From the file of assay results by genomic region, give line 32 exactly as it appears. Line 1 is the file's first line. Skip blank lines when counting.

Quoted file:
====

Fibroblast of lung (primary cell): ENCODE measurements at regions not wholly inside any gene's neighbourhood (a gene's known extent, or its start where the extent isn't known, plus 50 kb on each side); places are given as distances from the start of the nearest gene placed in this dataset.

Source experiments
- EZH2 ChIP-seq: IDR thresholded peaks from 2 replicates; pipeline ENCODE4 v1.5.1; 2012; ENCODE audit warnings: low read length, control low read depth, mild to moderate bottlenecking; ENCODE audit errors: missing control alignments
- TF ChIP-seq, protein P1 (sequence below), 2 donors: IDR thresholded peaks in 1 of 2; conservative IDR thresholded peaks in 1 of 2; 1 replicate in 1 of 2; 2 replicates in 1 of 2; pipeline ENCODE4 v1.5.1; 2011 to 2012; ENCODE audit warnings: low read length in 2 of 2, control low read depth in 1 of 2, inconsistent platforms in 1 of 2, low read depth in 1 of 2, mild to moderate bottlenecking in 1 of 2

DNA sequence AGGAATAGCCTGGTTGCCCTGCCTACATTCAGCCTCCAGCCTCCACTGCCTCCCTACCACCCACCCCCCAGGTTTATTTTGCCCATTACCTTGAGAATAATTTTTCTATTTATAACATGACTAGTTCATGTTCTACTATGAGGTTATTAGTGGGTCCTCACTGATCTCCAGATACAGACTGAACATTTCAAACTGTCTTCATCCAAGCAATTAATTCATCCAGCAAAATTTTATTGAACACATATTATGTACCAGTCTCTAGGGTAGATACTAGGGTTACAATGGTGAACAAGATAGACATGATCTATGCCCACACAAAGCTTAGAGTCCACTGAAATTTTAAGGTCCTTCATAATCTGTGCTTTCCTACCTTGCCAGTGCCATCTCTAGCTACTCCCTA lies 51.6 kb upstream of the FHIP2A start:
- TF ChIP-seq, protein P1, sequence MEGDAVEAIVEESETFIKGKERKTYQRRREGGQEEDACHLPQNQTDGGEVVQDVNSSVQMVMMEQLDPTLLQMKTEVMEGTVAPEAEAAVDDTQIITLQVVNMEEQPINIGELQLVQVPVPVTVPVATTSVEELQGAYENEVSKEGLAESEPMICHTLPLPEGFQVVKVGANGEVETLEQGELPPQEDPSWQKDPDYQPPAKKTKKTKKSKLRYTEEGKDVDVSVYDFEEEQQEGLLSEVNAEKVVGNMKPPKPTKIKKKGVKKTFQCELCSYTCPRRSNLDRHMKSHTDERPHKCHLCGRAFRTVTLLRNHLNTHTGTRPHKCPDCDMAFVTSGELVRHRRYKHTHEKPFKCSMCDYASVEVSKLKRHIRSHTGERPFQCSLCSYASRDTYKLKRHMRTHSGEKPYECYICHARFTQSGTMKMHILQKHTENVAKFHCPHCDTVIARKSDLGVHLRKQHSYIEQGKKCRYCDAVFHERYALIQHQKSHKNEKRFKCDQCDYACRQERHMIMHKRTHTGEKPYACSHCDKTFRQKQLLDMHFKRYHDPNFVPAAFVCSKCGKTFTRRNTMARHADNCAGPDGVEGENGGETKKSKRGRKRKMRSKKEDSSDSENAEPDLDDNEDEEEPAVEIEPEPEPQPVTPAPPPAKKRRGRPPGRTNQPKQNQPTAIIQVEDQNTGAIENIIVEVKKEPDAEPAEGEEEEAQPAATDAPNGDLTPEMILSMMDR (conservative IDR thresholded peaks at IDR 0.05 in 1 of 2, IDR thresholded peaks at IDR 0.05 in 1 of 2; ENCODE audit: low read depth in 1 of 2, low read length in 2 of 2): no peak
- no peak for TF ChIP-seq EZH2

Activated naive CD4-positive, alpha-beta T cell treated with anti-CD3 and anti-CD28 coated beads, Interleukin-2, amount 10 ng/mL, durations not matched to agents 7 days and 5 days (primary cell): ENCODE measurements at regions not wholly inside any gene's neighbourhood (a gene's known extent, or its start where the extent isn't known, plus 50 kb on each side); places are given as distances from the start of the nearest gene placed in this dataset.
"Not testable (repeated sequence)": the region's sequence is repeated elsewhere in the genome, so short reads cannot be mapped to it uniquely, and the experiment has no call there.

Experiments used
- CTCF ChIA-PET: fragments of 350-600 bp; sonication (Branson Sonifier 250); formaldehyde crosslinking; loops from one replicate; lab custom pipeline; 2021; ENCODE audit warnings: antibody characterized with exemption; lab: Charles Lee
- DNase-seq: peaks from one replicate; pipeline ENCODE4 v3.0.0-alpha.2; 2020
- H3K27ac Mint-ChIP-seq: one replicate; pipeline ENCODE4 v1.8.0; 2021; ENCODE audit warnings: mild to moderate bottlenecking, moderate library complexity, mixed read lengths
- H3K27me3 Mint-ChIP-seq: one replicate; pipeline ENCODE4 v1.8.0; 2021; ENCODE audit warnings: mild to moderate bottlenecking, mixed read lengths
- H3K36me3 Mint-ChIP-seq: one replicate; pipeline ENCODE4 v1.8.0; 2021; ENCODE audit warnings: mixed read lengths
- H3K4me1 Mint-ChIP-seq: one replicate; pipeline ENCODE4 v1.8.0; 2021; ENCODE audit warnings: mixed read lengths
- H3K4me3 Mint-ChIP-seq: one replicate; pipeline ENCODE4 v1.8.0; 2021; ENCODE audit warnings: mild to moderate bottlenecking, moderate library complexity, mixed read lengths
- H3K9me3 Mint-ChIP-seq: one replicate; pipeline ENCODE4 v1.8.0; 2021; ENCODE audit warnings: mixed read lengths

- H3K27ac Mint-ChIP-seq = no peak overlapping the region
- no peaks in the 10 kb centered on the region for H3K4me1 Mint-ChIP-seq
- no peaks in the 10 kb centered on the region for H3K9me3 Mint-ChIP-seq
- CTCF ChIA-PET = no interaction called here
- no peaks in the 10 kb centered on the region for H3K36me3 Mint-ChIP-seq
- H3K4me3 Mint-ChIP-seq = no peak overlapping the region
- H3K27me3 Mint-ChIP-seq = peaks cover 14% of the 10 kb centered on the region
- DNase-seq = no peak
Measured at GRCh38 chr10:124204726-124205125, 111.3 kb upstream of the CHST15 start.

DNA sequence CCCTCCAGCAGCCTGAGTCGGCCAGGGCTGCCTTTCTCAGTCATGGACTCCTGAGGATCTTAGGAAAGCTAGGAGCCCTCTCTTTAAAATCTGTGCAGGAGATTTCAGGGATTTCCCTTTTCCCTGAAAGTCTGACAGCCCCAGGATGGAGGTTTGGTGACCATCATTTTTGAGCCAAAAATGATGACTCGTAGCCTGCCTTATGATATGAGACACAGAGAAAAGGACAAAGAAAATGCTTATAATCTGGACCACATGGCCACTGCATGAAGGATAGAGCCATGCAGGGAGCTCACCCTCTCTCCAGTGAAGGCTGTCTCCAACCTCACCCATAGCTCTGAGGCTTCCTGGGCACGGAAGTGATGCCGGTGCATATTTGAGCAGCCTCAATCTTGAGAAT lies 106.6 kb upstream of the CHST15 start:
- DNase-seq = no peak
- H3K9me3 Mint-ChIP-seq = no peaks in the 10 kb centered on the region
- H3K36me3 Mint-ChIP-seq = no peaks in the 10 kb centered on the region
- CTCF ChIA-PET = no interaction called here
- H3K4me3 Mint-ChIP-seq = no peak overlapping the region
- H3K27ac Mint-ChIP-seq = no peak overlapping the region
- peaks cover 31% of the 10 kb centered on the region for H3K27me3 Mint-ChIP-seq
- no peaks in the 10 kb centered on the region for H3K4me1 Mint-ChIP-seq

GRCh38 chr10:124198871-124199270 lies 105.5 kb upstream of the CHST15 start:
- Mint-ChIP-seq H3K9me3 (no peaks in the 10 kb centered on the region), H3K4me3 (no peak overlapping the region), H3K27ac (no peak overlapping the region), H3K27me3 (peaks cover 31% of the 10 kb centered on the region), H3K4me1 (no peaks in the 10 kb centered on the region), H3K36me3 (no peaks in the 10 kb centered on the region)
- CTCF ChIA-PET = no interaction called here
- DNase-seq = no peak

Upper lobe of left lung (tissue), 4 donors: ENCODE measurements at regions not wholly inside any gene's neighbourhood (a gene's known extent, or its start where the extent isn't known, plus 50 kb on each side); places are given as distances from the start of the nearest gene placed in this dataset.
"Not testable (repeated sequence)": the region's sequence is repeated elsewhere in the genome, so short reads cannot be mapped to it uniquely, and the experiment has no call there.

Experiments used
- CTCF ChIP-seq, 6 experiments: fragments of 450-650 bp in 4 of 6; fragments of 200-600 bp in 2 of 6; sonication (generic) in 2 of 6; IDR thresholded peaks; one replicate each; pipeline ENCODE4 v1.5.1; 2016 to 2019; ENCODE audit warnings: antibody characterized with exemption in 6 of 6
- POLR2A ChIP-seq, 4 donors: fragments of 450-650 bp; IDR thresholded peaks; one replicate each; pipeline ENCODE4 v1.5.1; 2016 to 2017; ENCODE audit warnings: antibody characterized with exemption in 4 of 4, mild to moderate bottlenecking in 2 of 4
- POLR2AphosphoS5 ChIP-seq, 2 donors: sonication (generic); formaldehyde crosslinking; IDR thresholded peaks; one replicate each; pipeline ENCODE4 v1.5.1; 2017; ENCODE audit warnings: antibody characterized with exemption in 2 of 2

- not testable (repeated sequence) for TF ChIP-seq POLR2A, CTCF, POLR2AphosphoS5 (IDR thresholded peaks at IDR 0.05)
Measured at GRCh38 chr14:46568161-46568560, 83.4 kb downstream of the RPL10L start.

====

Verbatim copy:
- CTCF ChIA-PET = no interaction called here